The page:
Because Wilson's disease is invariably fatal if untreated and because effective treatment resolves most problems and allows prolonged survival, every patient with Wilson's disease must begin uninterrupted lifelong therapy. A low copper diet is most important during the first year of therapy, with avoidance of such foods as shellfish, nuts, mushrooms, legumes, and organ meats such as liver. The mainstay of therapy is chelation of copper and the drug D-penicillamine is usually started first. Dosing of 250-500 mg/day is escalated in 250-mg increments every 4-7 days to a total of 1-1.5 g/day in divided doses given 1 hour before or 2 hours after meals. The drug chelates hepatic copper and allows rapid urinary excretion. Although most patients tolerate D-penicillamine, it often has hypersensitivity-type side effects, some of which are too serious to allow its continued use. In such cases another effective chelating agent, trientine, can be used. A third orally active chelating agent, tetrathiomolybdate, is being studied and may be available soon.

Oral zinc therapy has also been demonstrated as effective in lowering copper stores. Zinc works by inducing enterocyte metallothionein, which sequesters dietary copper, preventing absorption and promoting elimination as the enterocyte sloughs into the intestinal lumen. Although zinc was originally promoted only as maintenance therapy after successful chelation, it has also been effective for initial therapy in asymptomatic patients and is better tolerated than D-penicillamine. Zinc acetate 50 mg 3 times daily, and taken away from meals is the most popular form and may have slightly less gastric irritation that the gluconate or sulfate salts. Some patients, including the young girl presented, have too much dyspepsia and cannot tolerate zinc. Sometimes giving the doses with meals improves tolerance, but higher doses may be required to control copper. Adding oral zinc to chelation therapy is also being studied.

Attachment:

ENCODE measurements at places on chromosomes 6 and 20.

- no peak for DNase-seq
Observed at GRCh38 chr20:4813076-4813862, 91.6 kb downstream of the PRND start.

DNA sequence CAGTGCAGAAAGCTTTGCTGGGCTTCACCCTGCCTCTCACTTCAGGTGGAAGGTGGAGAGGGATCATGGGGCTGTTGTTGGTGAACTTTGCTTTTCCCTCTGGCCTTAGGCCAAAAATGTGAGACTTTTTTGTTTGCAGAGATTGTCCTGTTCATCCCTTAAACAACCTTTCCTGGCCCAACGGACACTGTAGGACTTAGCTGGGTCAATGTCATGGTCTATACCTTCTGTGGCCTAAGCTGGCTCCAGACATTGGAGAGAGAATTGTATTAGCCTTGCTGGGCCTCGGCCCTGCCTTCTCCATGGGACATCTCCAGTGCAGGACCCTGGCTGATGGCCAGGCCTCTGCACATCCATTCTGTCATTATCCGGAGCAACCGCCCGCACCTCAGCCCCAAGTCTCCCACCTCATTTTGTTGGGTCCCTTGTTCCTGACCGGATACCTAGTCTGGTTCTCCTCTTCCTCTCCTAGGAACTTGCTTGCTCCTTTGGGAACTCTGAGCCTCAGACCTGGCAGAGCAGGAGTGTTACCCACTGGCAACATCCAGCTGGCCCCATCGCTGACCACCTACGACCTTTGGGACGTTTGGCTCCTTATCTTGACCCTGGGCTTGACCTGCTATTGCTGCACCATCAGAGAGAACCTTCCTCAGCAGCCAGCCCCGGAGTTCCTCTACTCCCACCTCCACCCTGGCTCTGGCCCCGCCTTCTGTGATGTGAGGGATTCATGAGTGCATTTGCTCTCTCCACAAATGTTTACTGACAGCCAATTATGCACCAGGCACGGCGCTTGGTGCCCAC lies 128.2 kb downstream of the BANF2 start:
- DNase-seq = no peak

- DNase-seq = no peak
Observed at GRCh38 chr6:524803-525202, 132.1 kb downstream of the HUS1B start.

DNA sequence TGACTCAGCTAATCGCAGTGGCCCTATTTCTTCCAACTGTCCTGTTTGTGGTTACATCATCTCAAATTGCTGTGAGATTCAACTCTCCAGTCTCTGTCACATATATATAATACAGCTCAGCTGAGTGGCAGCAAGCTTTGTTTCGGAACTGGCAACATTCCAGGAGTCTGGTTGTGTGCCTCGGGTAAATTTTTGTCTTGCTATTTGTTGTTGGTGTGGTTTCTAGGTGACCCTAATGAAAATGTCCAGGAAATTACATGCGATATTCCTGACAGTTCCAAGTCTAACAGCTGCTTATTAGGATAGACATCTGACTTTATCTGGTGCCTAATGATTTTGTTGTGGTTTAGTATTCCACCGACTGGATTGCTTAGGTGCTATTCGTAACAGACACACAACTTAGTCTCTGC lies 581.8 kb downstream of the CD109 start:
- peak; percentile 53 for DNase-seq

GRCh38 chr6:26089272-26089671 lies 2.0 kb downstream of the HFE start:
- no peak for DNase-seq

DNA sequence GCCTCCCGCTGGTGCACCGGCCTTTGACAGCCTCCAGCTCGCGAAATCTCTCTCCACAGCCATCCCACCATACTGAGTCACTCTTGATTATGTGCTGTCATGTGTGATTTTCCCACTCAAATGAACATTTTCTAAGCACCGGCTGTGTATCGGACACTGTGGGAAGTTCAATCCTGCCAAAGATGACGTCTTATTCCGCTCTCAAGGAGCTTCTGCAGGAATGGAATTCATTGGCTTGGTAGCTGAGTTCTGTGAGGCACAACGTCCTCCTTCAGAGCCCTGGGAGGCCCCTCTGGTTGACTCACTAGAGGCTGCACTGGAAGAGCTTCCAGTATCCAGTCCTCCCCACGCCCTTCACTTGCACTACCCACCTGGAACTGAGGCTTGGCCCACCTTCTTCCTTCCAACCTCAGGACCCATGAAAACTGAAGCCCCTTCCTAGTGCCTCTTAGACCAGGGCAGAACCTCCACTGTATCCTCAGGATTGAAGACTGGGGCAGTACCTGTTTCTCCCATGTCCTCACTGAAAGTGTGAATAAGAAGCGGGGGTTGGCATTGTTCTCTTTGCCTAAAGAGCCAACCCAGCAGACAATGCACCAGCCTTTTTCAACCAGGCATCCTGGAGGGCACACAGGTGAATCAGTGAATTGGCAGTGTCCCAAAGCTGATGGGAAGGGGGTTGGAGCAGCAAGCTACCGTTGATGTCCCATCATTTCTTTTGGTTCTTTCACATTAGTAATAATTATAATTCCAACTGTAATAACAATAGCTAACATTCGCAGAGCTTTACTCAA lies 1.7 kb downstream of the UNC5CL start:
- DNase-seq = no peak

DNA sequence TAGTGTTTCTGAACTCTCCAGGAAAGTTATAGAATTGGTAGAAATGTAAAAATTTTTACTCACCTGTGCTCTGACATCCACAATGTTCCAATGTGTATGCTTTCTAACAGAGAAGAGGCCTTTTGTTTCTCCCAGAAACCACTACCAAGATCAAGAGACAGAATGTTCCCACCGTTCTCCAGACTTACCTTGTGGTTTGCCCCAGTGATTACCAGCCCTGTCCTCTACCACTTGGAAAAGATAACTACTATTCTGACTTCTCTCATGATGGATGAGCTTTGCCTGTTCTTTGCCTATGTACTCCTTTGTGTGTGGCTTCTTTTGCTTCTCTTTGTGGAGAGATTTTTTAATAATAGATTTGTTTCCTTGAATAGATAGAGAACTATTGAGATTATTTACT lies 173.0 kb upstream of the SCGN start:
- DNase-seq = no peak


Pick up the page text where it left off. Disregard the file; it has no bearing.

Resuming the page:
Monitoring Wilson's disease patients on therapy includes routine checking of liver function and injury tests, CBC, and checking for recurrence of neurologic and psychiatric symptoms. Although determining the total serum copper and calculation of the "nonceruloplasmin-bound copper" is not particularly helpful in making the diagnosis of Wilson's disease, it may be helpful in monitoring therapy. Total copper in mg/dL (reference range 60-190) minus 3 times the ceruloplasmin (in mg/dL) estimates the nonceruloplasmin copper and is <15 mg/dL in normals and in successfully treated Wilson's patients. Annual 24-hour urines for copper should be performed. Patients on chelation therapy should be excreting 200-500 mg/day (3-8 mmol/day) and if on zinc therapy, urinary copper excretion should be <75 mg/day (1.2 mmol/day).

Liver transplantation has been performed in a number of Wilson's disease patients, usually for fulminant liver failure. Transplantation is also indicated in patients who do not respond to chelation therapy or who cannot be managed with oral chelation therapy because of either noncompliance or drug sensitivities. The fact that liver transplantation completely resolves copper accumulation is further evidence that the defect of Wilson's disease is primarily one of hepatic excretion.

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